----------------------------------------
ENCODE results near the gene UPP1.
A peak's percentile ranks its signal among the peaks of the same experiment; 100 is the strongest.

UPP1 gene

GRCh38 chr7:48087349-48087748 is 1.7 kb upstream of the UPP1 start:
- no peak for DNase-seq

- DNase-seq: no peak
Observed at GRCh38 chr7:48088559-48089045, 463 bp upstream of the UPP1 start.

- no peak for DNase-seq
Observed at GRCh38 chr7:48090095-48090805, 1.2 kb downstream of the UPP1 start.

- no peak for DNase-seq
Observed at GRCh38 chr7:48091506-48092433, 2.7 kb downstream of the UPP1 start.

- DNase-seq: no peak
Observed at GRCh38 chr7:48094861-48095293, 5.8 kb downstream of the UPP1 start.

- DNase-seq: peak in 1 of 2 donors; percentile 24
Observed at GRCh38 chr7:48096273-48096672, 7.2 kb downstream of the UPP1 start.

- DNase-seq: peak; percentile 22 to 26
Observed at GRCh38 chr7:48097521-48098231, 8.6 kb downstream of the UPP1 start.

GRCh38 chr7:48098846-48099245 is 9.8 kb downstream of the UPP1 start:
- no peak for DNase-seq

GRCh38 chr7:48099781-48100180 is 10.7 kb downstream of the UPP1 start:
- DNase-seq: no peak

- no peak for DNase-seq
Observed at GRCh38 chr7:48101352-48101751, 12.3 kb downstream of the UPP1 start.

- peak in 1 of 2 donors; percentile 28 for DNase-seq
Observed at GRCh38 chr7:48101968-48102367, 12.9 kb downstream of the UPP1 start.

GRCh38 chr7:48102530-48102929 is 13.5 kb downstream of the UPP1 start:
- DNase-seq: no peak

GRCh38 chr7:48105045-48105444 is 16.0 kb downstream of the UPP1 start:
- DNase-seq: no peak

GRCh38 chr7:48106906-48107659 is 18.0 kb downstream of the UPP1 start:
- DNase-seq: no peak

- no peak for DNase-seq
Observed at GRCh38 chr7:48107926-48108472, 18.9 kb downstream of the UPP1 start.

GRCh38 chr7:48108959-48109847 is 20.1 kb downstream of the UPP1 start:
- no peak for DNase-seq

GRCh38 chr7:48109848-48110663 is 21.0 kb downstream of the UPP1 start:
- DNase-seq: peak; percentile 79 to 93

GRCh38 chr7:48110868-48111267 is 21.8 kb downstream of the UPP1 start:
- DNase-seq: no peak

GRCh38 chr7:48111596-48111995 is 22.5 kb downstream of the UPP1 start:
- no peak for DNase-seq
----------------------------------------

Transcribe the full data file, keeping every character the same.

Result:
ENCODE results near the gene UPP1.
A peak's percentile ranks its signal among the peaks of the same experiment; 100 is the strongest.

UPP1 gene

GRCh38 chr7:48087349-48087748 is 1.7 kb upstream of the UPP1 start:
- no peak for DNase-seq

- DNase-seq: no peak
Observed at GRCh38 chr7:48088559-48089045, 463 bp upstream of the UPP1 start.

- no peak for DNase-seq
Observed at GRCh38 chr7:48090095-48090805, 1.2 kb downstream of the UPP1 start.

- no peak for DNase-seq
Observed at GRCh38 chr7:48091506-48092433, 2.7 kb downstream of the UPP1 start.

- DNase-seq: no peak
Observed at GRCh38 chr7:48094861-48095293, 5.8 kb downstream of the UPP1 start.

- DNase-seq: peak in 1 of 2 donors; percentile 24
Observed at GRCh38 chr7:48096273-48096672, 7.2 kb downstream of the UPP1 start.

- DNase-seq: peak; percentile 22 to 26
Observed at GRCh38 chr7:48097521-48098231, 8.6 kb downstream of the UPP1 start.

GRCh38 chr7:48098846-48099245 is 9.8 kb downstream of the UPP1 start:
- no peak for DNase-seq

GRCh38 chr7:48099781-48100180 is 10.7 kb downstream of the UPP1 start:
- DNase-seq: no peak

- no peak for DNase-seq
Observed at GRCh38 chr7:48101352-48101751, 12.3 kb downstream of the UPP1 start.

- peak in 1 of 2 donors; percentile 28 for DNase-seq
Observed at GRCh38 chr7:48101968-48102367, 12.9 kb downstream of the UPP1 start.

GRCh38 chr7:48102530-48102929 is 13.5 kb downstream of the UPP1 start:
- DNase-seq: no peak

GRCh38 chr7:48105045-48105444 is 16.0 kb downstream of the UPP1 start:
- DNase-seq: no peak

GRCh38 chr7:48106906-48107659 is 18.0 kb downstream of the UPP1 start:
- DNase-seq: no peak

- no peak for DNase-seq
Observed at GRCh38 chr7:48107926-48108472, 18.9 kb downstream of the UPP1 start.

GRCh38 chr7:48108959-48109847 is 20.1 kb downstream of the UPP1 start:
- no peak for DNase-seq

GRCh38 chr7:48109848-48110663 is 21.0 kb downstream of the UPP1 start:
- DNase-seq: peak; percentile 79 to 93

GRCh38 chr7:48110868-48111267 is 21.8 kb downstream of the UPP1 start:
- DNase-seq: no peak

GRCh38 chr7:48111596-48111995 is 22.5 kb downstream of the UPP1 start:
- no peak for DNase-seq